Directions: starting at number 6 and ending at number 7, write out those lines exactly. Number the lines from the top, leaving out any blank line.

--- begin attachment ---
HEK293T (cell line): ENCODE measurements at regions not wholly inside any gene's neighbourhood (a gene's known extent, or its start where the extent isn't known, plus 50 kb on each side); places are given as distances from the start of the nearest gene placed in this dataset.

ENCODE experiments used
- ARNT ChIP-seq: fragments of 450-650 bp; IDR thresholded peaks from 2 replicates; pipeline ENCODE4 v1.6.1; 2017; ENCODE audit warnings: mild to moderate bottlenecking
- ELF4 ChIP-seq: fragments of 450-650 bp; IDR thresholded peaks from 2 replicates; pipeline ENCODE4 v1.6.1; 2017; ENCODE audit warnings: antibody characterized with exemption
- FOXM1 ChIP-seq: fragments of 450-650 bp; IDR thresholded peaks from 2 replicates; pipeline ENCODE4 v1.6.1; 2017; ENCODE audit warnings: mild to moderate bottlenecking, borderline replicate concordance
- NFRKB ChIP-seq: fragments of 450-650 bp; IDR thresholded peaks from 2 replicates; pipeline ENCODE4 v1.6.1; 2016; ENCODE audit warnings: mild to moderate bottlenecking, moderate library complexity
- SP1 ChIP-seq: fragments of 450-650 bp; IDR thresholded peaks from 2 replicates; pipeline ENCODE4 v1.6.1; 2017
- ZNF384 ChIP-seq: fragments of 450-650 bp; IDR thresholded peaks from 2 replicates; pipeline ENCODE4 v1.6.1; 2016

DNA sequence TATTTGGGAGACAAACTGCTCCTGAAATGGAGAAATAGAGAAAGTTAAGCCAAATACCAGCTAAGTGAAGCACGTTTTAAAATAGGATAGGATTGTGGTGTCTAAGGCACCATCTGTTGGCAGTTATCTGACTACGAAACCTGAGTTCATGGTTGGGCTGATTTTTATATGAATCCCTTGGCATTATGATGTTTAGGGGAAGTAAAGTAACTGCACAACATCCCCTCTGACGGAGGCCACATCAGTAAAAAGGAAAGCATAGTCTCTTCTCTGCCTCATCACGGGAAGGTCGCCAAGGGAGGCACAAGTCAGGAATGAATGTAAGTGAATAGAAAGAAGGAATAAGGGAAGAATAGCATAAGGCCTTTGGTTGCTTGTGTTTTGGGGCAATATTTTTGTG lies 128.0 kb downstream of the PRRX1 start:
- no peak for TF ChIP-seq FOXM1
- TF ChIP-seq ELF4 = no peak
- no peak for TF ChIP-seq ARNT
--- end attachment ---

- NFRKB ChIP-seq: fragments of 450-650 bp; IDR thresholded peaks from 2 replicates; pipeline ENCODE4 v1.6.1; 2016; ENCODE audit warnings: mild to moderate bottlenecking, moderate library complexity
- SP1 ChIP-seq: fragments of 450-650 bp; IDR thresholded peaks from 2 replicates; pipeline ENCODE4 v1.6.1; 2017